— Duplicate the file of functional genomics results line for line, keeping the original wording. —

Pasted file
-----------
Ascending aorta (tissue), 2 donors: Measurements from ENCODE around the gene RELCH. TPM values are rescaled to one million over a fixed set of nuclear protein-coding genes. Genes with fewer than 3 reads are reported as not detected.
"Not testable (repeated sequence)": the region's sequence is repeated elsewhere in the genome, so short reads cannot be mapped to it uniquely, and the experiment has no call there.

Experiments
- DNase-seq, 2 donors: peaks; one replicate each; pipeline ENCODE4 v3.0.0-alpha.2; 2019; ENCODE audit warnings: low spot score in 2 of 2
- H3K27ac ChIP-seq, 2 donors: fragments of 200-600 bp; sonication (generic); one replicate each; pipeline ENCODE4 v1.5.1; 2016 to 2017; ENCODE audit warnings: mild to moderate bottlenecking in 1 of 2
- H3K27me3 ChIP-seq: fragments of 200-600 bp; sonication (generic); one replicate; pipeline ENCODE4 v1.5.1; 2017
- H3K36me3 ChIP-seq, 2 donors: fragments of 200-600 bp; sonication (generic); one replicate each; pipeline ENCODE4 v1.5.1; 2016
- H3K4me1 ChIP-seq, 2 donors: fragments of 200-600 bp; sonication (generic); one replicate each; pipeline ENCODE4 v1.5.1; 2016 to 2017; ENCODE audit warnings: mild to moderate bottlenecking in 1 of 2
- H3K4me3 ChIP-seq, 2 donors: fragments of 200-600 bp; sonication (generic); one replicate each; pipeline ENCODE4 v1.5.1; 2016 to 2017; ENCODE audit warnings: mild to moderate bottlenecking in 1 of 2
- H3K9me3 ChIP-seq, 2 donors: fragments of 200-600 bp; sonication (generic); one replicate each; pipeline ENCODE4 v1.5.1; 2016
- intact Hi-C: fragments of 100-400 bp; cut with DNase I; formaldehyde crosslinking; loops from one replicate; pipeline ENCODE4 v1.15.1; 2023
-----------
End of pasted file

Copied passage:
Ascending aorta (tissue), 2 donors: Measurements from ENCODE around the gene RELCH. TPM values are rescaled to one million over a fixed set of nuclear protein-coding genes. Genes with fewer than 3 reads are reported as not detected.
"Not testable (repeated sequence)": the region's sequence is repeated elsewhere in the genome, so short reads cannot be mapped to it uniquely, and the experiment has no call there.

Experiments
- DNase-seq, 2 donors: peaks; one replicate each; pipeline ENCODE4 v3.0.0-alpha.2; 2019; ENCODE audit warnings: low spot score in 2 of 2
- H3K27ac ChIP-seq, 2 donors: fragments of 200-600 bp; sonication (generic); one replicate each; pipeline ENCODE4 v1.5.1; 2016 to 2017; ENCODE audit warnings: mild to moderate bottlenecking in 1 of 2
- H3K27me3 ChIP-seq: fragments of 200-600 bp; sonication (generic); one replicate; pipeline ENCODE4 v1.5.1; 2017
- H3K36me3 ChIP-seq, 2 donors: fragments of 200-600 bp; sonication (generic); one replicate each; pipeline ENCODE4 v1.5.1; 2016
- H3K4me1 ChIP-seq, 2 donors: fragments of 200-600 bp; sonication (generic); one replicate each; pipeline ENCODE4 v1.5.1; 2016 to 2017; ENCODE audit warnings: mild to moderate bottlenecking in 1 of 2
- H3K4me3 ChIP-seq, 2 donors: fragments of 200-600 bp; sonication (generic); one replicate each; pipeline ENCODE4 v1.5.1; 2016 to 2017; ENCODE audit warnings: mild to moderate bottlenecking in 1 of 2
- H3K9me3 ChIP-seq, 2 donors: fragments of 200-600 bp; sonication (generic); one replicate each; pipeline ENCODE4 v1.5.1; 2016
- intact Hi-C: fragments of 100-400 bp; cut with DNase I; formaldehyde crosslinking; loops from one replicate; pipeline ENCODE4 v1.15.1; 2023